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Related:  Reducing food waste

Gardeners Sharing Their Harvest With A Community Food Pantry Welcome to Guerrilla Grafters Compost Guy | Turning Wastes Into Resources Jobs Available at Food Tank Duration: PART-TIME (20 hours/week) Start Date: Immediate. CHICAGO based applicants only please. Position Summary: This internship with Food Tank is a unique and exciting opportunity to support and participate in research that drives health, nutrition, and environmental policy. The intern will work closely with Food Tank staff on the following: writing articles for major blogs, newspapers, websites, and magazines, researching and developing content for projects and the Food Tank website; research and fact-checking; and assisting in writing and outreach that will contribute to and help to promote the ongoing mission of Food Tank. The ideal candidate will have: Excellent writing and communication skills, preferably experience reporting on issues for newspapers, journals, and other publications. To apply, please send a resume, cover letter and writing sample to Danielle Nierenberg at with “Food Tank Paid Internship” in the subject line.

Global food - Waste not, want not | Institution of Mechanical Engineers Feeding the 9 Billion: The tragedy of waste By 2075, the United Nations’ mid-range projection for global population growth predicts that human numbers will peak at about 9.5 billion people. This means that there could be an extra three billion mouths to feed by the end of the century, a period in which substantial changes are anticipated in the wealth, calorific intake and dietary preferences of people in developing countries across the world. Such a projection presents mankind with wide-ranging social, economic, environmental and political issues that need to be addressed today to ensure a sustainable future for all. One key issue is how to produce more food in a world of finite resources. Today, we produce about four billion metric tonnes of food per annum. Read the Global Food report [PDF, 1MB] Where Food Waste Happens Fully developed, mature, post-industrial societies, such as those in Europe, characterised by stable or declining populations which are increasing in age. Water Usage 1.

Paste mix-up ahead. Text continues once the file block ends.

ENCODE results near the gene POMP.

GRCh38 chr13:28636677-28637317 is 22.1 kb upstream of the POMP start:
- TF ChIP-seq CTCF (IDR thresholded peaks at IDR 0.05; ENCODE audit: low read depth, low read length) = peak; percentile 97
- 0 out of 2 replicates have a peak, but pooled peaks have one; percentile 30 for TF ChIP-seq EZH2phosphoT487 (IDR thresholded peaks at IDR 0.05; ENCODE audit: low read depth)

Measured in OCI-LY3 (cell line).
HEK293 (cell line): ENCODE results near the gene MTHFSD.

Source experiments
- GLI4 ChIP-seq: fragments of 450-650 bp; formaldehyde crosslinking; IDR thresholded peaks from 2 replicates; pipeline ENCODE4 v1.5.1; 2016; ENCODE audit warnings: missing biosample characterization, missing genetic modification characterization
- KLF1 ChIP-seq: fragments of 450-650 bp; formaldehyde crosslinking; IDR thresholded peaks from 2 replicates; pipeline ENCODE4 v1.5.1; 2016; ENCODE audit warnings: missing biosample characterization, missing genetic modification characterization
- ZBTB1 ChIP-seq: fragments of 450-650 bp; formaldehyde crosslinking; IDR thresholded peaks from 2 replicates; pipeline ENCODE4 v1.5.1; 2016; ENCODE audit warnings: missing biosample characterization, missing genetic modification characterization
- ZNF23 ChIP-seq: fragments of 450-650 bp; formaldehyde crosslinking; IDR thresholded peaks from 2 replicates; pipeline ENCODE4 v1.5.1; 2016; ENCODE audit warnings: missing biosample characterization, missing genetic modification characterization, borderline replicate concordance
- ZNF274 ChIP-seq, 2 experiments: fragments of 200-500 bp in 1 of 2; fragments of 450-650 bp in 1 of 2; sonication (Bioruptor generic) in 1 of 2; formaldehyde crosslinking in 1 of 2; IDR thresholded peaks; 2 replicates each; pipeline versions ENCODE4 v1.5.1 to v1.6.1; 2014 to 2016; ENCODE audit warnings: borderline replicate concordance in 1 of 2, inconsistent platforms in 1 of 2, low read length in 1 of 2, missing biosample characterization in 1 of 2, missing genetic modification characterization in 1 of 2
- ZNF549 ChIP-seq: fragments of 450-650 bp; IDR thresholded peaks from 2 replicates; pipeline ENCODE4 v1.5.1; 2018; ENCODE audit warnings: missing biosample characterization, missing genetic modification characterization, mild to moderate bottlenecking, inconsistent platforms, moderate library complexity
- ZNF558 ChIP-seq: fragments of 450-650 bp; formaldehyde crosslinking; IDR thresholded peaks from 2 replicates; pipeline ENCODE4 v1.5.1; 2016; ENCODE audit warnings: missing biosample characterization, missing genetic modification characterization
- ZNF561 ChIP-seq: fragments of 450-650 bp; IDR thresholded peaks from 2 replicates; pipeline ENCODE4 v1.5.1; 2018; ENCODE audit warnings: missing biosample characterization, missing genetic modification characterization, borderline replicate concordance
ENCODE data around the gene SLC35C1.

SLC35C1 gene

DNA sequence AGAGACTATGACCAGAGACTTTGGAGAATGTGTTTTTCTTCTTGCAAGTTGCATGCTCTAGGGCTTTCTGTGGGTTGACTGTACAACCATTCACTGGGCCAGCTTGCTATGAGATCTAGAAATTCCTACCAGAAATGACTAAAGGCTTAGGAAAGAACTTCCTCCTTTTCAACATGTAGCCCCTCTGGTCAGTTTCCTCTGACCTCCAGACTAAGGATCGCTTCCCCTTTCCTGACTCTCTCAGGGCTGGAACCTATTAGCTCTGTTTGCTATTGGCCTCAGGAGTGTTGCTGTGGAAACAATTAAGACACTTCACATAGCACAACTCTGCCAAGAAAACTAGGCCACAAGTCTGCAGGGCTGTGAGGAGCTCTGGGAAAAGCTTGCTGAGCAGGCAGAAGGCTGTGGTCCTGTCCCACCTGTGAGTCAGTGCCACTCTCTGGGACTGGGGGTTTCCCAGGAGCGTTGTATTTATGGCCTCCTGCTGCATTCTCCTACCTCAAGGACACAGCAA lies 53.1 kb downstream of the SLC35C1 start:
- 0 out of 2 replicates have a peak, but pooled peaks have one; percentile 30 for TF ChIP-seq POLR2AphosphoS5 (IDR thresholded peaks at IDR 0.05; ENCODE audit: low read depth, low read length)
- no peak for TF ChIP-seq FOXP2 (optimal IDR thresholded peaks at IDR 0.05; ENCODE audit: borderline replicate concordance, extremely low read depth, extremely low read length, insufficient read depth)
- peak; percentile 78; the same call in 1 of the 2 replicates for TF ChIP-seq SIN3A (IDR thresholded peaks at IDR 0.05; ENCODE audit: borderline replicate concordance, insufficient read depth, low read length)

Virtual Water - Discover how much WATER we EAT everyday The good news is that each one of us can also make the world a little more water secure, ready to face the needs of our peak population future. How? The answer lies in our shopping baskets. The amount of meat in our diet is crucial! The type of meat we consume is crucial! The food we waste is crucial! So, do not forget: one meat-free-day a week choose meat raised on grass do not waste food At This Free Food Festival, All The Ingredients Are Food Waste At the Feeding the 5000 food festival in New York City, the first thing people walking by may notice is that all the food is free. It isn't obvious, though, that all the offerings are made from food waste. A torte is made with trimmings and peelings from a food distributor; a "quick pickle salad" is made with surplus greens and vegetables. "I like the idea of changing people's habits and minds through pleasure and hedonism and enjoyment," says Barber. Feedback, an environmental organization focused on ending food waste, has hosted similar day-long festivals in Paris, Amsterdam, and other cities in Europe and Australia. Barber sees the festival as a way to showcase something that chefs already tend to do more than home cooks: making use of leftover scraps. "Dishes that speak to bringing the pieces together of what we might consider waste, like offcuts of meat or discarded vegetables, are really the basis of all the great cuisines of the world," says Barber.

Half of all US food produce is thrown away, new research suggests | Environment Americans throw away almost as much food as they eat because of a “cult of perfection”, deepening hunger and poverty, and inflicting a heavy toll on the environment. Vast quantities of fresh produce grown in the US are left in the field to rot, fed to livestock or hauled directly from the field to landfill, because of unrealistic and unyielding cosmetic standards, according to official data and interviews with dozens of farmers, packers, truckers, researchers, campaigners and government officials. From the fields and orchards of California to the population centres of the east coast, farmers and others on the food distribution chain say high-value and nutritious food is being sacrificed to retailers’ demand for unattainable perfection. “It’s all about blemish-free produce,” says Jay Johnson, who ships fresh fruit and vegetables from North Carolina and central Florida. Food waste is often described as a “farm-to-fork” problem. But that is just a “downstream” measure.